The purchase of secondary homes with increased climate risk rose over 40% across flood risk, storm risk, and high heat risk in 2020 and 2021, compared to 2018 and 2019, according to a recent ClimateCheck study by Redfin.
While this does echo an overall increase in second home purchases during the pandemic, with a 37% increase in the same time frame, homes that fell under elevated climate-related risks saw even larger purchase rates compared to pre-pandemic levels.
These include a 45% increase in secondary homes at high flood risk, a 40% increase for those at high storm risk, and a 39% for high heat risk.
While rising mortgage rates and inflation has slowed the demand. for housing and slowly begun to decrease home prices across the country, this data shows that many Americans “now own at-risk second homes, which has implications for the future.”
“The threat of climate change isn’t the top concern for a lot of homebuyers, which means they often prioritize factors like warm weather and proximity to the beach over avoiding natural-disaster risk. Second-home owners, in particular, have another place to live if disaster strikes—another reason climate danger may not feel like a pressing issue,” stated Redfin Senior Economist Sheharyar Bokhari, in a release.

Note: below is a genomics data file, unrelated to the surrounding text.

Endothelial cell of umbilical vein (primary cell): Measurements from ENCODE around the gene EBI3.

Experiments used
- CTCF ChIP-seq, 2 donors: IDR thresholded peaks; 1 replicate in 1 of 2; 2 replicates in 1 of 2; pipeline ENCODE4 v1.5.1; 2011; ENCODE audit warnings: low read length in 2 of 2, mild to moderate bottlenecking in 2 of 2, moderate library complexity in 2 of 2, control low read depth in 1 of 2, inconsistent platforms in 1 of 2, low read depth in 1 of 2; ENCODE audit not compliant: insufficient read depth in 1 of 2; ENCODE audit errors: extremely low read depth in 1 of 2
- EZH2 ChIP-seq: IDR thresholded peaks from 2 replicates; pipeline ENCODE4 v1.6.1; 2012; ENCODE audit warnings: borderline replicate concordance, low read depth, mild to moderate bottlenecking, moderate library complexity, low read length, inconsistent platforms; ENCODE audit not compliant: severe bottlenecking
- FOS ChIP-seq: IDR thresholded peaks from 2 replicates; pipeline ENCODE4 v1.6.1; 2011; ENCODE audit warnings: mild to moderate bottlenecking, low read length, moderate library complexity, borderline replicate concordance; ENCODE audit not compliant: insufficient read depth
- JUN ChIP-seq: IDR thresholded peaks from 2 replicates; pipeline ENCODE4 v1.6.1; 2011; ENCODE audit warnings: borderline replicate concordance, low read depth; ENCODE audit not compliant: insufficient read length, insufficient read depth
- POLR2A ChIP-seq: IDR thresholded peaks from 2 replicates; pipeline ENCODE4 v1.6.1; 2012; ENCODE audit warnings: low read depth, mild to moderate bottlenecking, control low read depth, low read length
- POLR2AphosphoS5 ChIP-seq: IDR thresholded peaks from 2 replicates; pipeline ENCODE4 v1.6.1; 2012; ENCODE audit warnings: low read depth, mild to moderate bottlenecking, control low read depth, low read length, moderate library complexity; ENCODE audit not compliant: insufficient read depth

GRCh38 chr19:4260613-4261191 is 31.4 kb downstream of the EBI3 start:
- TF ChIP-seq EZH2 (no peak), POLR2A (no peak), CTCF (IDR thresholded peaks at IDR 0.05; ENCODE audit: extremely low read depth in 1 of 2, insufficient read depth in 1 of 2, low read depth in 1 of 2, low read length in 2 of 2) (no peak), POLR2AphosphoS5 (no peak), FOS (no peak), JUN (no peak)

“But house hunters should be aware that purchasing in a disaster-prone area not only puts them and their home at risk, but their finances as well. Home values in climate-endangered places may fall in the coming years as consumers learn more about the risks to properties in these areas,” Bokhari said.
The Redfin report also found that, due in part to large migration into states like Florida and Arizona, which face significant heat and/or storm risk, more people have been moving into than out of counties with the largest share of homes at risk for natural disaster.
It says that nearly all (94%) of all second homes purchased in the past two years face high heat risk, with storm risk facing 78% of those homes. Other risks include high flood risk (26%), high fire risk (23%) and high drought risk (21%).